It’s nice to see college students take the initiative to tackle an important issue, I just hope in the future that more young black women will feel confident enough to call themselves feminists.
Do you believe we still need feminism? Does feminism play a part in your life?
More on Madame Noire!
- Hair Do’s and Don’ts According to the Fellas
- Intuition or Evidence: 6 Signs He Has A Chick On The Side
- Better Off Unwed: Couples Who Have Happily Kept A Ring Off Of It
- On To The Next! Women Who Found New Love In The Nick of Time…
- In Between The Sheets: Things All Women Are Insecure About In Bed
- WEEKEND WRAP-UP: Kevin Hart’s (Ex) Wife Not Acting Like A Lady + MORE!
- 6 Things You Can Stop Worrying About Doing For Your Man
- FLASHING LIGHTS! Couples Who Love To Flaunt Their Love
When a new study came out earlier this month suggesting that assertive black women receive less backlash than white women on the job because they’re expected to be strong, it seemed like a bit of a catch 22. But the researchers behind the study say black women can use this information to their advantage in the work place because what the results really show is that they are good leaders.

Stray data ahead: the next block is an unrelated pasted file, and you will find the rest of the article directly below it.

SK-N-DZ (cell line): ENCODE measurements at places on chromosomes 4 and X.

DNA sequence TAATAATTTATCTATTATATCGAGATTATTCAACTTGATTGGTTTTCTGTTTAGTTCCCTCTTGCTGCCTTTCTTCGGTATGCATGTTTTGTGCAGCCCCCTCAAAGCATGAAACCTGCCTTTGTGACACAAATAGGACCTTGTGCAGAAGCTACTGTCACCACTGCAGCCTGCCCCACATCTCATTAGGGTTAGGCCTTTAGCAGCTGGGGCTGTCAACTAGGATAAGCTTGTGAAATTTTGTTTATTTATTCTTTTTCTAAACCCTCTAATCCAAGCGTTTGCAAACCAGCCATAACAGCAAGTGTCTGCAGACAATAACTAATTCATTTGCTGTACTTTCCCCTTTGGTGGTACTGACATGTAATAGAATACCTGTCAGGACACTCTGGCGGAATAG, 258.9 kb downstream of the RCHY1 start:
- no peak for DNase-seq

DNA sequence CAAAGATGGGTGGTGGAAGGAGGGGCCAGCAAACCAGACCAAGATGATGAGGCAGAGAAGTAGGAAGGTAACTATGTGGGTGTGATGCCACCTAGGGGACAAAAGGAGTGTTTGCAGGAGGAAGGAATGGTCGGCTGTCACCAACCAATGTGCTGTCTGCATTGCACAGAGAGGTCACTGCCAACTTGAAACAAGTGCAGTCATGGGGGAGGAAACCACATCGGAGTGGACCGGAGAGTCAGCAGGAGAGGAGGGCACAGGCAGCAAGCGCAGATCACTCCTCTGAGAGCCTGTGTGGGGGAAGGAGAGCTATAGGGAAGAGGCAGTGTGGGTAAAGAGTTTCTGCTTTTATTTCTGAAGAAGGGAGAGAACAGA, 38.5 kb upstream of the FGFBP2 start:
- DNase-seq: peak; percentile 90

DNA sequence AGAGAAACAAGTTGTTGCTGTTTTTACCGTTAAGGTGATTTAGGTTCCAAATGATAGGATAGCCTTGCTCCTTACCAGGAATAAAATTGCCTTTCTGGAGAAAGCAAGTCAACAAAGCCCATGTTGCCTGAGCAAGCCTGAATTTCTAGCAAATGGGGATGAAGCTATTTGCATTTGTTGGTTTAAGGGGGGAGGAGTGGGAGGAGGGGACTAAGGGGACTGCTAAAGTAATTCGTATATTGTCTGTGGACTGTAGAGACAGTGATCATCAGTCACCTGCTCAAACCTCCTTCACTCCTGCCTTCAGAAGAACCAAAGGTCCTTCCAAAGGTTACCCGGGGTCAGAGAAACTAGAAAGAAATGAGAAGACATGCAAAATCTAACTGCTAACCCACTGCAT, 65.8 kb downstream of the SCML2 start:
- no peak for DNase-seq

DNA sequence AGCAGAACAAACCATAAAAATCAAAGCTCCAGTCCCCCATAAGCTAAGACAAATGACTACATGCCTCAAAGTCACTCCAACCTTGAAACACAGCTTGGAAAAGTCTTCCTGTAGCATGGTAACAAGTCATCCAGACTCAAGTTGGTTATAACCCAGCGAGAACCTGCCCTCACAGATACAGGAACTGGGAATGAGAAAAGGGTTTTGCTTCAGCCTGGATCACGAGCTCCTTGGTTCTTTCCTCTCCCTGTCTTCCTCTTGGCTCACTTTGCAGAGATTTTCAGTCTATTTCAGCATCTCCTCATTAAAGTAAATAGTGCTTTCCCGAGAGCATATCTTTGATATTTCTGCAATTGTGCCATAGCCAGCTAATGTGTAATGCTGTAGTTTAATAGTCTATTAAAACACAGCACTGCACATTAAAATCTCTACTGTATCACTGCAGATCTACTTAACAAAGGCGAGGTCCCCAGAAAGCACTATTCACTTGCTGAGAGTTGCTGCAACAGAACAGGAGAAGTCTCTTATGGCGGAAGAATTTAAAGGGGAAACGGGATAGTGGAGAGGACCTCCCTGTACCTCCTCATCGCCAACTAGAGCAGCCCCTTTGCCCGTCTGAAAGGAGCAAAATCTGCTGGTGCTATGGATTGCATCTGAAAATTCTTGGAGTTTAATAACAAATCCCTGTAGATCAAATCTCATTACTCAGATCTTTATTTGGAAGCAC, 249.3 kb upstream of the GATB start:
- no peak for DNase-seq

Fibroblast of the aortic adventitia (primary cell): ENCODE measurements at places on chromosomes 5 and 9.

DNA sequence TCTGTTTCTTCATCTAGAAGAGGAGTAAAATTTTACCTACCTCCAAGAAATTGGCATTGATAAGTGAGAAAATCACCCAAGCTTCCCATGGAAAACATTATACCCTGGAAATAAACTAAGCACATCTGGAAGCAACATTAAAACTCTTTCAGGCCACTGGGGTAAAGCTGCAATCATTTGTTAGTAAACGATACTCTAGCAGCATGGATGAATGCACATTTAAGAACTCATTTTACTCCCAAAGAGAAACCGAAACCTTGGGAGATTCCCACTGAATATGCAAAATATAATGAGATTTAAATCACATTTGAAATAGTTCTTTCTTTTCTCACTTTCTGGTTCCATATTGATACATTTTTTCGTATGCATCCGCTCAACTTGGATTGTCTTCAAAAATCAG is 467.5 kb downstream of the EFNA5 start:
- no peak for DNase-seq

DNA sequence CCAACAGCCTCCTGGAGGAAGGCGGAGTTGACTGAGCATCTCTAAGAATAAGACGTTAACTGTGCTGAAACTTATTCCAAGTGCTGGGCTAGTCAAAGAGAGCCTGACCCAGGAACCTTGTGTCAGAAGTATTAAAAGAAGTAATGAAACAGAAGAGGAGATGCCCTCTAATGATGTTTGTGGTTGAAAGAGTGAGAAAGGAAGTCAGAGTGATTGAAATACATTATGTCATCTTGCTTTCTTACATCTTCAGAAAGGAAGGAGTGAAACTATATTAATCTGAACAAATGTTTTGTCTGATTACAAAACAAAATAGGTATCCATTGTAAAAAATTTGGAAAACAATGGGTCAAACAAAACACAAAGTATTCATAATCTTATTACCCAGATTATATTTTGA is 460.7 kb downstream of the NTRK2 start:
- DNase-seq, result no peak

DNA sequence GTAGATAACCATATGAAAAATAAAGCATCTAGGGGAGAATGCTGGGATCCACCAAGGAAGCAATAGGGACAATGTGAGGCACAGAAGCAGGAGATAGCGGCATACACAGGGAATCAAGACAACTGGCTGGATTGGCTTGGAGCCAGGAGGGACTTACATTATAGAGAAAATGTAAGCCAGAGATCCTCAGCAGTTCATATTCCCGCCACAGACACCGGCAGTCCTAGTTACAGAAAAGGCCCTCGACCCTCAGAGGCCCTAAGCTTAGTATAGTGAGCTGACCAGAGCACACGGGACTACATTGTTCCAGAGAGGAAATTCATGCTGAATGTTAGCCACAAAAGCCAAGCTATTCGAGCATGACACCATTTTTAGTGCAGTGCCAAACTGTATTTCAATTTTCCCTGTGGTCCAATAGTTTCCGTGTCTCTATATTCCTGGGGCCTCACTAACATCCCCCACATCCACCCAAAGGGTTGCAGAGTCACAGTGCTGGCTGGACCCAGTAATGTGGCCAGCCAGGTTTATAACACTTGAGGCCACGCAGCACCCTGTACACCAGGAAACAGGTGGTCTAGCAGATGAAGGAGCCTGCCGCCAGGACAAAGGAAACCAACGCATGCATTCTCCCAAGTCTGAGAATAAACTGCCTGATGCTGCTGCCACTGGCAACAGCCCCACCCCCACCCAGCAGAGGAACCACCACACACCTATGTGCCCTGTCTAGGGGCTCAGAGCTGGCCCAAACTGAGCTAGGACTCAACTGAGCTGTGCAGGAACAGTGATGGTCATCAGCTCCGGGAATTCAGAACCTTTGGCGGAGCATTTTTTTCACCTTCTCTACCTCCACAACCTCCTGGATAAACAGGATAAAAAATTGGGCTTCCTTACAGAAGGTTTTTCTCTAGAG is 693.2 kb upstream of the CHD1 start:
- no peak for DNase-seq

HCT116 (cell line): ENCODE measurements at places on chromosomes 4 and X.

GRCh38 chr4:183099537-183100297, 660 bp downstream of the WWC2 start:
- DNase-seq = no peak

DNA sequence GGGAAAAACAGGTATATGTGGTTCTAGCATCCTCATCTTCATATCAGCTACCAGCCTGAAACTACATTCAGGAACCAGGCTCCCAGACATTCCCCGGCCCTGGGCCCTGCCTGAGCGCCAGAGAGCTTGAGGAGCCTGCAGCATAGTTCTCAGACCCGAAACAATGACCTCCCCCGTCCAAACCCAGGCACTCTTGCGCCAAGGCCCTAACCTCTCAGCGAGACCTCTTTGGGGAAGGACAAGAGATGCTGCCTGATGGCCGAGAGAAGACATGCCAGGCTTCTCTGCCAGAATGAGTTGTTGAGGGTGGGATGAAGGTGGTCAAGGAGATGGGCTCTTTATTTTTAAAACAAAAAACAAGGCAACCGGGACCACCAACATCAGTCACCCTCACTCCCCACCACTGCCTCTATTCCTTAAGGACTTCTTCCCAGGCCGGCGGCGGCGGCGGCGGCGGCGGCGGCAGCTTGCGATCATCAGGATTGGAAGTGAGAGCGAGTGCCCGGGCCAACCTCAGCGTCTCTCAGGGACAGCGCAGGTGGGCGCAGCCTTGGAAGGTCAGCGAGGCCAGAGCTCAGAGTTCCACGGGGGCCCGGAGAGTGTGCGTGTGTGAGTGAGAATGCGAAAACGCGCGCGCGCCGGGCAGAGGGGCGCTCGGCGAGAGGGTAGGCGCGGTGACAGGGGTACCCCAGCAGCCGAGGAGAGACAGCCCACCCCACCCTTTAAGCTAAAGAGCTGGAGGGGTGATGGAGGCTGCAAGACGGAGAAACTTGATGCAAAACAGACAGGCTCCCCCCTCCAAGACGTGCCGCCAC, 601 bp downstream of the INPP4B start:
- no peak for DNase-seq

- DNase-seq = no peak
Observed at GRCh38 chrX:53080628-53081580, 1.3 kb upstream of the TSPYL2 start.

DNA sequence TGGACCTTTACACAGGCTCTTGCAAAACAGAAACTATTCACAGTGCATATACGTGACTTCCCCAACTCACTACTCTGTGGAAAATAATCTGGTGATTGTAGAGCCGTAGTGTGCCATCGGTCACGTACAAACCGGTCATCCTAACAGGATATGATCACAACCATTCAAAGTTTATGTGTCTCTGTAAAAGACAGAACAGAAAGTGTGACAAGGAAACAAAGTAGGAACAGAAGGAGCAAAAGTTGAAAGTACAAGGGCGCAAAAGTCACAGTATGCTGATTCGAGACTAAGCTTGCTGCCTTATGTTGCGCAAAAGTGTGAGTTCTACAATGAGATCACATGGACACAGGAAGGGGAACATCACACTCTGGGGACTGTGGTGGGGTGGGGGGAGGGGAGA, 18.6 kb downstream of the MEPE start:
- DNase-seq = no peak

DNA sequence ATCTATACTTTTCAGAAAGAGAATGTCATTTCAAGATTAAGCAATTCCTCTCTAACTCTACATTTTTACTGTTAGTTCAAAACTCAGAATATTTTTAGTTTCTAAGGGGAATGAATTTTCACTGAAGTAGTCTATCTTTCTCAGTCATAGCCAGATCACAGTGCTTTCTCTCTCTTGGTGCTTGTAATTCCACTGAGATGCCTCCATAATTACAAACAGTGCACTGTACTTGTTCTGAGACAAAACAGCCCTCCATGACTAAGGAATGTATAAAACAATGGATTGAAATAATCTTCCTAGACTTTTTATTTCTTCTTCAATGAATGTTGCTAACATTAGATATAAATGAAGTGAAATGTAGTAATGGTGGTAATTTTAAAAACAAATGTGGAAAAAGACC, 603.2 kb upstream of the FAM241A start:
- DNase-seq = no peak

“There’s this idea that acting dominantly is explicitly proscribed for white women and explicitly proscribed for black men,” says Ashleigh Shelby Rosette, co-author of the study and an associate professor at Duke. “However, for black women there is this stereotype out there of the ‘angry black woman.’ Some of these behaviors we often think of as extremely negative but actually, if you think about it, that angry black woman stereotype is also congruent with things like being aggressive, dominant, assertive, and self-assured—and those are our typical leader characteristics.”
In an online survey of 84 non-black participants conducted by Duke University’s Fuqua School of Business and the Kellogg School of Management at Northwestern University, subjects were asked a series of questions based on eight different scenarios with executives either communicating dominant or communal behaviors. When the results were tabulated, aggressive and direct leadership reflected negatively on white females and black males, but surprisingly it was seen as positive coming from black women and white men.